I am pretty new to Shotcut and I’ve been trying to better the quality of my home movies. I have various formats of film, wvm, mpg, mp4, and mov.
On my later films, mp4, I tried increasing the resolution from 720 to 1080 but I’m not sure if the result was any better, (difficult to see a difference). Reading articles about increasing resolution seem to differ, one says don’t bother and another says it helps. Could anyone on the forum tell me if I’m wasting my time trying this way?
I’ve tried increasing the fps and this seemed to have a positive effect.
I’ve tried increasing the quality from 55% increasing gradually to 80%. At 80% the file almost doubled and again I’m not sure about the results being better.
I tried playing around with the filters, (sharpen, white balance etc.) with some success but have to be careful not to go mad with the values.
Would changing the deinterlacer from good to best help the quality?
I accept it is unlikely to export a perfect film but could someone point me in the right direction please.
My system: i5 7600 3.5GHz processor, 16 GB RAM, NVidia GeForce GT 1030, 64 bit Windows 10 (latest version) Shotcut version 20.02.17
I would say that it depends on your goals. For myself, I when through a project a few years ago to curate and archive all my old home films. I had a combination of scanned film, interlaced DV files, 720p and 1080p files. I decided to normalize everything to 1080p60 as a convenience so that I knew that all my files would play the same on any device.
For film, I spent quite a bit of time on grain reduction and color correction.
For interlaced DV files, I made sure I used the best deinterlacing quality and I also performed some color correction.
For my own home movies, to apply color correction, I just used the color picker in the white balance filter. I would select the color picker, choose a color that I thought should be neutral. Then, If I thought the result was better, I kept the filter. Else, I deleted the filter and went with the original color. For me, it was a simple way to improve the color for may clips without making a large time investment.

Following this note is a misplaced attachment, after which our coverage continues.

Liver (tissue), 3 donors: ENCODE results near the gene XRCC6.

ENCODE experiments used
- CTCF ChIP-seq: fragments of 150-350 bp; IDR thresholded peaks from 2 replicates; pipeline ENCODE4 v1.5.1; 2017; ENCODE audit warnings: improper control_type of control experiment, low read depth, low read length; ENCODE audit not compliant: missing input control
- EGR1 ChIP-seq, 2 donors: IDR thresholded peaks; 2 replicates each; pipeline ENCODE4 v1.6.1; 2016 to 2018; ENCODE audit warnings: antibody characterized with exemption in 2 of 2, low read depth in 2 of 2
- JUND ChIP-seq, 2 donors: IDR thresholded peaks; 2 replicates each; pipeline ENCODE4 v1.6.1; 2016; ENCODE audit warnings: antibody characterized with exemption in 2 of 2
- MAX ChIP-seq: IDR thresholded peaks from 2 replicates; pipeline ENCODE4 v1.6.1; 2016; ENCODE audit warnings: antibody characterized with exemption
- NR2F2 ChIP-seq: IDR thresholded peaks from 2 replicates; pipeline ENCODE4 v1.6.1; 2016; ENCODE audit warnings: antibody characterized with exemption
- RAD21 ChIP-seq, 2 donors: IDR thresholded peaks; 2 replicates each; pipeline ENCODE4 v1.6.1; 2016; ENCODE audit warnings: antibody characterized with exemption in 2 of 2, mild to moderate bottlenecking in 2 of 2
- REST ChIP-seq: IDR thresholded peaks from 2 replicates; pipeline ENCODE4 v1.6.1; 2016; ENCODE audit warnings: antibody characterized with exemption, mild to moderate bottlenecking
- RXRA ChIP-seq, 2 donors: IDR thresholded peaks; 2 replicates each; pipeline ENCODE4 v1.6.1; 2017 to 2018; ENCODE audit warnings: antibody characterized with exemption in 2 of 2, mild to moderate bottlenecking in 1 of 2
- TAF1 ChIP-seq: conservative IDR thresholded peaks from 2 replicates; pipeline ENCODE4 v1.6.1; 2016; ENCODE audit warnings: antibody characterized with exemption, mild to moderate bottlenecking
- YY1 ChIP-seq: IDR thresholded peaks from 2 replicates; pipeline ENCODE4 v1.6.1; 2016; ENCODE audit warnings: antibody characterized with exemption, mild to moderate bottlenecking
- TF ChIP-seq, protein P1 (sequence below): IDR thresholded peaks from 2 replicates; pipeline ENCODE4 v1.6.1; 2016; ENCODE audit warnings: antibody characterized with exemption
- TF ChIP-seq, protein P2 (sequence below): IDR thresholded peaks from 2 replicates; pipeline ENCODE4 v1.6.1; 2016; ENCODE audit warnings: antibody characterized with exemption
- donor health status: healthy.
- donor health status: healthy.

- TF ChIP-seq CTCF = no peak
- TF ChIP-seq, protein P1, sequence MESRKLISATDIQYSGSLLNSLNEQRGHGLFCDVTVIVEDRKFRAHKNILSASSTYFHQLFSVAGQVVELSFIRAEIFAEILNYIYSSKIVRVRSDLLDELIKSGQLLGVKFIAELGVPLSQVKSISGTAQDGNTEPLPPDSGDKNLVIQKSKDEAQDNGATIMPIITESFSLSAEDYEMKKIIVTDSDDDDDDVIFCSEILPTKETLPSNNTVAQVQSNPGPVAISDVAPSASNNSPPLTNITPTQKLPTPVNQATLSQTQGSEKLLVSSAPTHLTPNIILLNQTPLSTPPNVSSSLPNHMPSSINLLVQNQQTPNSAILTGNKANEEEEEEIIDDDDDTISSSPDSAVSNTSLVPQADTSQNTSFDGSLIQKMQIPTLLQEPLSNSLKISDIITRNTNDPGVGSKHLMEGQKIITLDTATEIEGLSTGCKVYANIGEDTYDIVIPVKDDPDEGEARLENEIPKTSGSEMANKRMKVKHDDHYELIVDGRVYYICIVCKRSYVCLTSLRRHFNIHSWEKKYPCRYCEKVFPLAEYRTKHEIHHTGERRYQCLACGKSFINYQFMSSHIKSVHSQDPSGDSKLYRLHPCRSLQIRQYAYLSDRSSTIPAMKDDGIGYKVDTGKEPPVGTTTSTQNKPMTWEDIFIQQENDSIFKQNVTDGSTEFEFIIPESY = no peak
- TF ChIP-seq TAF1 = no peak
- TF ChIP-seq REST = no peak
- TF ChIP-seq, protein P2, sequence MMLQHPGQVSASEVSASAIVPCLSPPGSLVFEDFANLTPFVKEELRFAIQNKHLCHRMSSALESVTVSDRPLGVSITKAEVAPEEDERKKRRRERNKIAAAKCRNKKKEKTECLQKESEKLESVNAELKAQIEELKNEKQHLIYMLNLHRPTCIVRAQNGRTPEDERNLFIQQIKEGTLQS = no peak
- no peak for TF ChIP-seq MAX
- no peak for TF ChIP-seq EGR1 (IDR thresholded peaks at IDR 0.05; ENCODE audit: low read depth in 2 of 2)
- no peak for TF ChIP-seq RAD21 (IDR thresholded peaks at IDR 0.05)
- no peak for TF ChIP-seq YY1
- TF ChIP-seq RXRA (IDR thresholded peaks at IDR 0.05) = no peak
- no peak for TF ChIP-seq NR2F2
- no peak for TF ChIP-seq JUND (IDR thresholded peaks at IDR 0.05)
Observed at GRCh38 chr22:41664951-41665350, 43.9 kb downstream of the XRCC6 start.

No my collection is starting to include 4k sources. So I will probably reset my normalization to 4kp60 for future projects.
It’s all in the details. If the source video is mushy, nothing’s going to fix that. But if it’s quite decent and sharp at 720, then increasing to 1080 can look better if the right settings are used. Usually, increasing resolution gets best results if the video is upscaled first and then sharpened afterwards. But Shotcut will apply filters first and then upscale right before the export, so we don’t have this option. This means you may have to apply a Sharpen filter stronger than what looks good to the eye so that the mushiness introduced by upscaling balances it out. For reference, the Sharpen filter at 30% is the “do nothing” setting… less causes blur, more causes sharpen. Once you find a value you like, a Sharpen filter can be applied to the Master trackhead once rather than applying it to every individual clip. Oh, and use Lanczos as the interpolation algorithm for best results. On the odd chance it causes halos or ringing, switch to bicubic.
Shotcut duplicates frames in order to increase FPS. In theory, the original and the export should look very much alike and there usually isn’t a benefit to increasing FPS. It basically means more frames to encode, which makes for a larger file that’s harder to play back, all for the same look since frames were merely duplicated. I’m curious what positive effects you noticed. But again, trust your eyes… if it looks good, it is good. Theory is just theory.
You’re right… 80% is well past the point of diminishing returns. Quality at 68% (CRF 16) is the sweet spot I recommend to people (where the eye can no longer discern the difference), but that’s very subjective to people’s use cases.